Our previous studies have shown that prostacyclin (PGI2) plays an important role in regulating mucosal inflammatory responses and the development of IL-17-producing innate T cells. Using mice lacking the PGI2 receptor, IP, we have investigated the role of this prostanoid in innate immune responses in the intestine. IL-22 belongs to the IL-10 family of cytokines and targets innate immune pathways due to the restricted expression of IL-22 receptors on innate cells critical to maintaining barrier function, such as epithelial cells. Our results revealed that IP receptor deficient mice (IP-/- mice) had a marked increase in intestinal IL-22 production by innate lymphoid cells, but a clear defect in IgA production. Importantly, the number of CD3-NKp46+ lymphoid cells was dramatically increased in the Peyer’s patch of IP-/- mice compared to wild-type animals and the cells produced high levels of IL-22 in response to IL-23 exposure. Concomitant with the enhanced IL-22 production, altered intestinal mucus production and reduced number of inter-follicular cells in the Peyer’s patch was observed in IP-/- mice compared to wild-type mice. Collectively, these results demonstrate that PGI2 plays a critical role in regulating IL-22 production and limiting NKp46+ lymphoid cell responses in the intestine. Since expression of IL-22 is induced in several human gut inflammatory conditions including Crohn’s disease, these findings may have implications in inflammatory bowel disease.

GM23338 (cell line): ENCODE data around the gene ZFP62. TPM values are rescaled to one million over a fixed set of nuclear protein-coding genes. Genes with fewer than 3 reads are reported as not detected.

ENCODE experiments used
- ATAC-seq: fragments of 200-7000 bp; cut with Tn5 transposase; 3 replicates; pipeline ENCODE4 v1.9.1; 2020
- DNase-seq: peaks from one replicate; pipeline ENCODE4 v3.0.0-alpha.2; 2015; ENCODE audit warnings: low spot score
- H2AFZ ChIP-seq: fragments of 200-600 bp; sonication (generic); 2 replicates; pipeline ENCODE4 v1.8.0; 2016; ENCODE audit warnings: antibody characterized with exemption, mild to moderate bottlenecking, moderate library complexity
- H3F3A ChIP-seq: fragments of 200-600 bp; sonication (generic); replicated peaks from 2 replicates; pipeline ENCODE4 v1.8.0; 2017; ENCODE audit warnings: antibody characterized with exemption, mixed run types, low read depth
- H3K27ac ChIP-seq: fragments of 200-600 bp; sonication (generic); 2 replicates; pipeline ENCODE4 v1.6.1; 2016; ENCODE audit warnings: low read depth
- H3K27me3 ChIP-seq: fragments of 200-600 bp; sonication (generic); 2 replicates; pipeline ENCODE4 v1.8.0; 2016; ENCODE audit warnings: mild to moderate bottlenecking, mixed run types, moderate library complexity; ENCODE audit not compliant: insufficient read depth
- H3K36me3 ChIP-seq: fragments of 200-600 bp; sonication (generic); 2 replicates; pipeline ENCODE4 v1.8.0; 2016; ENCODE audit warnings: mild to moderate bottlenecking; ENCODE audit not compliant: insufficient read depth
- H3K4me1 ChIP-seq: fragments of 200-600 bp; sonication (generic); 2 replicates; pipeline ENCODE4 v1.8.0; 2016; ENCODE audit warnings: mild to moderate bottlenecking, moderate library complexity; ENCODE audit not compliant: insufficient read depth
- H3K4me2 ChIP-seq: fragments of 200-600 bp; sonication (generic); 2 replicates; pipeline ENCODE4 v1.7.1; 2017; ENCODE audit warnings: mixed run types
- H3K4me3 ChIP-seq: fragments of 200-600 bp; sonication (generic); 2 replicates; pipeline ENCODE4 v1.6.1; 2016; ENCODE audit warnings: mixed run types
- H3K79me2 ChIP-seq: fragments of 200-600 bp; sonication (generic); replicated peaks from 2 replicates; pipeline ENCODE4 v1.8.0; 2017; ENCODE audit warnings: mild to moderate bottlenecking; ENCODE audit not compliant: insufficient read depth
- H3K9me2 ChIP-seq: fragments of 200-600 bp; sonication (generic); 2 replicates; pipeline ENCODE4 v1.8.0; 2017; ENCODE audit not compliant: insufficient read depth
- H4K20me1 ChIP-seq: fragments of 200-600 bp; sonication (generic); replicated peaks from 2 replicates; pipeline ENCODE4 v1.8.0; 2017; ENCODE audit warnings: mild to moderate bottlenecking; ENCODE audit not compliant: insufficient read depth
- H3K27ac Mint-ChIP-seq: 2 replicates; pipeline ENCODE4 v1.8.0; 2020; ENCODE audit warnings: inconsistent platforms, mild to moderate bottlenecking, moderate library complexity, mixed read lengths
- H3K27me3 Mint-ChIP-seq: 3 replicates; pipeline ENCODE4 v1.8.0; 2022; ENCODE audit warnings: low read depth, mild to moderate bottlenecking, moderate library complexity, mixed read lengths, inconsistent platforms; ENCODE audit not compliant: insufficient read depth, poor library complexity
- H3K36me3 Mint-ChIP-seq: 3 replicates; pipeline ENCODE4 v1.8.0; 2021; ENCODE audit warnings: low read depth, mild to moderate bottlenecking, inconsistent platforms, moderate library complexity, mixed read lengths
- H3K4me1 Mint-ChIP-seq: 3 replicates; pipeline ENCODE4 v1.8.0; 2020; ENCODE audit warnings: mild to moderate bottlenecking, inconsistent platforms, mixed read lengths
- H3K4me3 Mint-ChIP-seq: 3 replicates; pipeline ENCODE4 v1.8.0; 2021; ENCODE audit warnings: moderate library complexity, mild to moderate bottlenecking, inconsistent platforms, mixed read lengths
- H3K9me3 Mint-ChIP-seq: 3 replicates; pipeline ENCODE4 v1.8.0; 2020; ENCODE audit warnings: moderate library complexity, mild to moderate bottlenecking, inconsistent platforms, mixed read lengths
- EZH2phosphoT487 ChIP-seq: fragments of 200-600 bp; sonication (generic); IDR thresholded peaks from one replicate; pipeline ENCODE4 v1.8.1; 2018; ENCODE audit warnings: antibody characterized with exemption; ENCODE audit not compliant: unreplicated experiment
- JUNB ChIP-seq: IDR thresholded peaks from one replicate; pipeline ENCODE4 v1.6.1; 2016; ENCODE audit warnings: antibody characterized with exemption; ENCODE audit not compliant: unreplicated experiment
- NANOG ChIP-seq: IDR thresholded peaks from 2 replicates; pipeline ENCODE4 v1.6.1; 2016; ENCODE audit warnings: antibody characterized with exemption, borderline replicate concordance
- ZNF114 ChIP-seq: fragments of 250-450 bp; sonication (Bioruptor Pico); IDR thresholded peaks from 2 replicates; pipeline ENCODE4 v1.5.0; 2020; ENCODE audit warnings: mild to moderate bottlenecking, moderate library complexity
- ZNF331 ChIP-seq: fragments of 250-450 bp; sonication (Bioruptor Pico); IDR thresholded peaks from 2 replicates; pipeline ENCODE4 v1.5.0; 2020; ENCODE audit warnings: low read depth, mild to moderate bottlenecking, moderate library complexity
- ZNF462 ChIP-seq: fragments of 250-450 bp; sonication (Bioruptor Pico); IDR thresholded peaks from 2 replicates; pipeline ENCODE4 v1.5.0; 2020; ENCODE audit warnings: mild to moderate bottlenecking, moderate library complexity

- Copyright © 2013 by The American Association of Immunologists, Inc.